A carrier, also known as a gene carrier, is someone or another organism that carries the recessive (or faulty) gene for a specific genetic defect or mutation but generally does not show symptoms of this disease or exhibit that characteristic. Carriers are able to pass the defective gene on to their children, who in turn may still display the genetic disease but will do so at a much lower frequency than that of normal carriers. In most cases, carriers of genetic diseases are not themselves sick, but may produce offspring with diseases that they already possess, further increasing the likelihood of passing the defective gene. The carrier will pass this defective trait to each of his or her children; these children will become carriers themselves and so on. This process can continue indefinitely, though it is only through repeated crossing of parents that an extended family can be constructed. In humans, this process happens throughout the lifespan of a person, though exact numbers remain uncertain.
There are two types of genetic diseases: common carriers and rare carriers. A common carrier has one or more of the characteristics of a carrier but is not itself diseased. A rare carrier has one or more characteristics of a carrier but does not itself necessarily suffer from the disease associated with that character. There are also carriers who carry one or more characteristics of both common and rare carriers, but do not themselves have either condition. In these situations, they must follow the principles of genetics described above, and pass both characteristics to their offspring.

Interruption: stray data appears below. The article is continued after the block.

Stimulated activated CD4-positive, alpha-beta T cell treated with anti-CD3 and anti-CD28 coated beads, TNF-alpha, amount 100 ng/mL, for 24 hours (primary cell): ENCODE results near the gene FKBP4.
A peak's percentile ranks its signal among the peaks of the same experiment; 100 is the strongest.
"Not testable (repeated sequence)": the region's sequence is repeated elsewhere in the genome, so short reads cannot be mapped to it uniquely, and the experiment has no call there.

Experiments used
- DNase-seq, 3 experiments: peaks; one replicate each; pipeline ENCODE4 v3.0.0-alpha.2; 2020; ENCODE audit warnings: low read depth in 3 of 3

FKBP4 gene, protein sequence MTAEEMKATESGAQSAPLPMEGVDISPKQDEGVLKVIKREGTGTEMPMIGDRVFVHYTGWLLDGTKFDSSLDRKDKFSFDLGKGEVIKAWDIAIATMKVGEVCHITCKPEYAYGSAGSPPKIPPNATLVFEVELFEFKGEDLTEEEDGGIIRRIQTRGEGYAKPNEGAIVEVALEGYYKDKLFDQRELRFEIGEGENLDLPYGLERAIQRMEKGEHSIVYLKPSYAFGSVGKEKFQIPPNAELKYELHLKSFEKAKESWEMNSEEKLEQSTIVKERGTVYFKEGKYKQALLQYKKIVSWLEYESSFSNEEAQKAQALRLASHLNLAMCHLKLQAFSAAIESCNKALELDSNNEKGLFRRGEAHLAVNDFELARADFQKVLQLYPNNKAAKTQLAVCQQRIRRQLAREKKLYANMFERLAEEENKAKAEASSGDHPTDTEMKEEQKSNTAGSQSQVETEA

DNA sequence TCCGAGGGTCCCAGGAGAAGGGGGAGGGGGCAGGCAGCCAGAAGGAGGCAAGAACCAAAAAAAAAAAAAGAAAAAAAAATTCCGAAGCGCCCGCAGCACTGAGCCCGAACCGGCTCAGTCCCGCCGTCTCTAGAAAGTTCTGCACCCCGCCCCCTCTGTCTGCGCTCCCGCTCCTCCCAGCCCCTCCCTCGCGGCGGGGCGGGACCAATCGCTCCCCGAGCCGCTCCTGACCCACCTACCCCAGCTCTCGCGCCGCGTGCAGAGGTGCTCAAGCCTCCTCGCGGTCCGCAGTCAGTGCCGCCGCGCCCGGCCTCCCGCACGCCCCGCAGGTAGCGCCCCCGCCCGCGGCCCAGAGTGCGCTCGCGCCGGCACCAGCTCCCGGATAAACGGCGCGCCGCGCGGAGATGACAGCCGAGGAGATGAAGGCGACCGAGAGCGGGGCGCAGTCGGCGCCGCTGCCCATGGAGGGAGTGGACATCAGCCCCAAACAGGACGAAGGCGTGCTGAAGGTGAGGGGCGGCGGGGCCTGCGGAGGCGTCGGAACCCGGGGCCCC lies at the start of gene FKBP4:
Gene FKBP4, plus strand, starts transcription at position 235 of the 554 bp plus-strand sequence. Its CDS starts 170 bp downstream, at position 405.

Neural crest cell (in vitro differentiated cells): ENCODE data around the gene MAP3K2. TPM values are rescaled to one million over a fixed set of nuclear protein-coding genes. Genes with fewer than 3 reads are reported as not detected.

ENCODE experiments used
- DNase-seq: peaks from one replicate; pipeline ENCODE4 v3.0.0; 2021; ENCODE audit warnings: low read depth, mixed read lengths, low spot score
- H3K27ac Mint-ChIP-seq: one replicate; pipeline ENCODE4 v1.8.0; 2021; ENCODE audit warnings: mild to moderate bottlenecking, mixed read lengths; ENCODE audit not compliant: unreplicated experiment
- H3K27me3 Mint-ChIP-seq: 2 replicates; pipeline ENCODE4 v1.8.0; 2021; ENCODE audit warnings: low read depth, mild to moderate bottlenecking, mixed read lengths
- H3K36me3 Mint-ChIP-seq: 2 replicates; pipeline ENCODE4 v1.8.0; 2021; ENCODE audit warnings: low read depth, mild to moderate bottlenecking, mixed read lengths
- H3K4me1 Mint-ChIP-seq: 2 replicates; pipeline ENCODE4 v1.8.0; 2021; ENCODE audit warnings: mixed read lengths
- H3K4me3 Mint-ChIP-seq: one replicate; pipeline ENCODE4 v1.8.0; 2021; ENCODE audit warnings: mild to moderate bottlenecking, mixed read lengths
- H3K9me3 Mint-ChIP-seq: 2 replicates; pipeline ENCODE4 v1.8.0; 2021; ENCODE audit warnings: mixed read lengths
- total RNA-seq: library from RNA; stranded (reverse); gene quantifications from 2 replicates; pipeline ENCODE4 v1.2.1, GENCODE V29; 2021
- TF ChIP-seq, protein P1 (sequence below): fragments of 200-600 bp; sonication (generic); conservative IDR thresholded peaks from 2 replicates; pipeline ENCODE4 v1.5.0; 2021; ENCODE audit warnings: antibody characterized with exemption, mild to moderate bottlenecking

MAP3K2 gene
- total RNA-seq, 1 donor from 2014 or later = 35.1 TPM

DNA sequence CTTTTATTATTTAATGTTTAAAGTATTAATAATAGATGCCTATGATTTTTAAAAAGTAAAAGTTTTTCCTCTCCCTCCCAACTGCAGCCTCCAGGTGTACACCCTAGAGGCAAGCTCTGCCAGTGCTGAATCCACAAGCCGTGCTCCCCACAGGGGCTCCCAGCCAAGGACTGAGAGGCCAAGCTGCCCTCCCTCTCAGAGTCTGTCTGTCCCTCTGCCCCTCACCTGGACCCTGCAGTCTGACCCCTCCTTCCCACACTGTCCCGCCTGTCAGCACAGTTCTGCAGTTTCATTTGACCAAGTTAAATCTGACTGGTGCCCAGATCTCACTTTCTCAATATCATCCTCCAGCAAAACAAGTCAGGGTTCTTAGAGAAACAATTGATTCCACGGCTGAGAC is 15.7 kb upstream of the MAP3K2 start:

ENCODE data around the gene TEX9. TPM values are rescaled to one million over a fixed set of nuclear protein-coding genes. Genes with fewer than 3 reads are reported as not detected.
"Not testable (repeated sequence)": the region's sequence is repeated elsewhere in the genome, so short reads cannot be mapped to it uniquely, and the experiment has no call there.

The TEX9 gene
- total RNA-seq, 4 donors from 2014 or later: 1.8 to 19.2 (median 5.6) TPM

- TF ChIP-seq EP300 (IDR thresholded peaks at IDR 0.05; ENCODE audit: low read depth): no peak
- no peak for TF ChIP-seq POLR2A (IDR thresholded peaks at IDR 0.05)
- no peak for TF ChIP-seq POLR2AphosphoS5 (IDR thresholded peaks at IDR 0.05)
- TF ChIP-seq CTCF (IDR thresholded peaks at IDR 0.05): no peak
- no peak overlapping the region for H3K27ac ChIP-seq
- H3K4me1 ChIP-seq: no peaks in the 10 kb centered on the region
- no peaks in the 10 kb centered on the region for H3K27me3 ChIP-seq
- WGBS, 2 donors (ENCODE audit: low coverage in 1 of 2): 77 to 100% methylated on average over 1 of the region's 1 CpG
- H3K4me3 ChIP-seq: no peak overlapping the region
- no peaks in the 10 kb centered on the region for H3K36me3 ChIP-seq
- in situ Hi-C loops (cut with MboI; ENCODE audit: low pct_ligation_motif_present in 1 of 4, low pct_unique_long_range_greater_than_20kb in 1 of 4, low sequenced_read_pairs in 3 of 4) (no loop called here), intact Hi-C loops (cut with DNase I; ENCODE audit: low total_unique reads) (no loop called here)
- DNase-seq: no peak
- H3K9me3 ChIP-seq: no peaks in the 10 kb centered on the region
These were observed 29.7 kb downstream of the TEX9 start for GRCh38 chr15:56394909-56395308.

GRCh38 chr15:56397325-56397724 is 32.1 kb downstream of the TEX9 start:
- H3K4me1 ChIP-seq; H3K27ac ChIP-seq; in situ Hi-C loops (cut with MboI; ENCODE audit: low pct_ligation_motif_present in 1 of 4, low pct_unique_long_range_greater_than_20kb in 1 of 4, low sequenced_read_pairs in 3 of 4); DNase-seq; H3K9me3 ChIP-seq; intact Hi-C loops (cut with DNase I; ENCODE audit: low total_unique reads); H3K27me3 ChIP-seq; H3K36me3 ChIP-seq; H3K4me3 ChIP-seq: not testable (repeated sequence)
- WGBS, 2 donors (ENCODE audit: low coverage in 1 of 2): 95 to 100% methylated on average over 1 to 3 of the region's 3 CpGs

There are three main categories of Carrier. The first is public or common carrier status. This is the most common carrier; it normally originates in birth records and is publicly listed. As such, everyone born in the United States is automatically considered a common carrier. Public carriers must meet certain requirements, and must prove their ability to transport passengers, ensure their safety, and conform to federal regulations. Common carriers must follow specific guidelines established by the Federal Aviation Administration, such as safe carrier certification.
A second type of carrier is private carrier. A private carrier may only ship goods that are directly owned by the shipper, and are only eligible for non-stop transportation services within the state in which they reside. However, unlike a common carrier, a private carrier may also hire drivers to ensure efficient and timely delivery of goods. Private carriers must also adhere to specific laws set forth by their state.
The third type of carrier is charter carrier. A charter carrier can ship goods to passengers who have paid a particular fee, determined by the carrier, which represents a risk to the insured. Charter carriers can also arrange for other transportation services, and provide goods to passengers when requested. However, passengers who become ill or are otherwise unable to travel are excluded from receiving compensation under a charter carrier’s policy. If an insured individual uses a private carrier to transport goods when they become ill, then the person is not covered when they use a common carrier later.
Some common carriers have made some changes to their policies in order to better serve their customers. For example, in some cases a passenger who becomes ill, loses their baggage, or is otherwise unable to travel may be entitled to compensation. In addition to providing compensation for these circumstances, many common carriers offer discounts to frequent flyers and customers with multiple trips. Most carriers offer different options and benefits for their customers, so it is advised that one review the applicable policies before signing up for a service.